The country is a study in contrasts. Reports of high-level cases continue in New Jersey, New York, Connecticut, and other states in the Northeast, and disturbing evictions have surfaced in Illinois, Minnesota, and some other Midwestern states. But case numbers are relatively low in most parts of the south and west.
California is reporting a decline with about 2,600 cases per day, compared to more than 40,000 daily during January. Arizona averages about 550 cases a day, down from more than 10,000. And in Arkansas, fewer than 200 cases have been announced in the last two weeks, less than 40 percent.
But if any place sees the danger of a new surge, it is Michigan.
Health officials partially attributed the rapid increase in cases of type B.1.1.7 that were originally identified in the UK and are widespread in Michigan. But they have seen wearing masks to relax, social distinctions and other strategies to slow the spread of the virus, which has been vaccinated to a large portion of the population – a widespread return to life has been seen several weeks earlier.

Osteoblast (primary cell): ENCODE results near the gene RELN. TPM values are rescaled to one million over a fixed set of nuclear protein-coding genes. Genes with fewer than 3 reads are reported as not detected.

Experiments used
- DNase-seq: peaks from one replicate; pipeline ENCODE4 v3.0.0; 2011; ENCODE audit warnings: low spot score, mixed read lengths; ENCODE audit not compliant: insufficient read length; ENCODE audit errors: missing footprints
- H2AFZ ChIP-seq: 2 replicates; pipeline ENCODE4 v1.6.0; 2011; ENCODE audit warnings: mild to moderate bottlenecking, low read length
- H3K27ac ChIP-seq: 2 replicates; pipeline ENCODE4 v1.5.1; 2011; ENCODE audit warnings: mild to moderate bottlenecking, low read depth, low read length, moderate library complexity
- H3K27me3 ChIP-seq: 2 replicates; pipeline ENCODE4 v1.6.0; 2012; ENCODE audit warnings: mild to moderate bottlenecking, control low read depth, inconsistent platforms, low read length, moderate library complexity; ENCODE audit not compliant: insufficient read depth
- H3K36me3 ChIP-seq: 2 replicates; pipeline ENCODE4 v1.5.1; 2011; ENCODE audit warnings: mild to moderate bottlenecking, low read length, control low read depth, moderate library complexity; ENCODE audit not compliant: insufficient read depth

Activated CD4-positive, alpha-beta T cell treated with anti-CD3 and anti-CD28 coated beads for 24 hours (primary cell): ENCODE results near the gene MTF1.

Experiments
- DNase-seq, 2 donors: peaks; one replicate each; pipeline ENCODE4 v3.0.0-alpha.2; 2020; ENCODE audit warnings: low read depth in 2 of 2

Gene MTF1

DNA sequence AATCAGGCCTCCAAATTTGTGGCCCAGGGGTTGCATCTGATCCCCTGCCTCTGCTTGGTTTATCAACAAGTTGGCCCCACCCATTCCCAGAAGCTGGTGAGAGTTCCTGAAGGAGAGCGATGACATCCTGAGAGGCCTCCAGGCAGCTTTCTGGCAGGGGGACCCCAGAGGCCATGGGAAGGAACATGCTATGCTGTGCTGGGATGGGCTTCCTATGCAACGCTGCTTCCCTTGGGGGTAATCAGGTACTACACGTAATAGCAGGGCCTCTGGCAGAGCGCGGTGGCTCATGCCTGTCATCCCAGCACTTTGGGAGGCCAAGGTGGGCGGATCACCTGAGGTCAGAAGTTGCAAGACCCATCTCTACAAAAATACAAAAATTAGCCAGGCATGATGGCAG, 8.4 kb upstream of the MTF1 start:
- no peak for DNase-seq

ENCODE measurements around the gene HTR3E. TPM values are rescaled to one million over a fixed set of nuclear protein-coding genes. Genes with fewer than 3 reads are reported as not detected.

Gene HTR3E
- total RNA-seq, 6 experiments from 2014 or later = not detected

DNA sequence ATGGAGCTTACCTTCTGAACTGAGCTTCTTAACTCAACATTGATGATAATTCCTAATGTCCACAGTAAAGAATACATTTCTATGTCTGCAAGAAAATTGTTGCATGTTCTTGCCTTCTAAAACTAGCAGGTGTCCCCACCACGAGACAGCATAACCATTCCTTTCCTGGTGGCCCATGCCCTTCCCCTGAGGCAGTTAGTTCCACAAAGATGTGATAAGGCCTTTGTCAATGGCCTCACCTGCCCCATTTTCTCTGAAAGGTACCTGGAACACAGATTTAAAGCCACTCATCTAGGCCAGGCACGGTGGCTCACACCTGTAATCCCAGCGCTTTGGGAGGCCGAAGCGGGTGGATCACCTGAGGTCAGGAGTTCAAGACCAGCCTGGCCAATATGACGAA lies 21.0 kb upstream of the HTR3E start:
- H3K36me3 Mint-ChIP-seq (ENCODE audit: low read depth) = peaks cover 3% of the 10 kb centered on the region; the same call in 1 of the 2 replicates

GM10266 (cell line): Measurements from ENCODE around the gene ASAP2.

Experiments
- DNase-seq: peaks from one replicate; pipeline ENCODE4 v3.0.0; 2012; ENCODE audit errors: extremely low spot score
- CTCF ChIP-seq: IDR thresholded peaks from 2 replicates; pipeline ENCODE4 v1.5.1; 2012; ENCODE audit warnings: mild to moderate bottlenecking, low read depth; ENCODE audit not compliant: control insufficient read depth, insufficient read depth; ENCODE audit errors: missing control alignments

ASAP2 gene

More than 2,200 coronovirus patients have been hospitalized across the state, a figure that has more than doubled since the beginning of March. The Henry Ford system’s five hospitals in the Detroit area had a total of 75 coronovirus patients in the week of March 8; As of Tuesday, the hospital had up to 267 patients. In response to the latest increase, the health system on Monday announced it would reinstate a policy limiting visitors to many hospitals.
The Chief Clinical Officer of Henry Ford Health System, Drs. Adnan Munkarah said coronovirus patients are surviving the disease in 2020, as they are younger.
But he is disappointed, he said, and his employees are tired. “We were hoping that by now, we would have things under better control,” he said.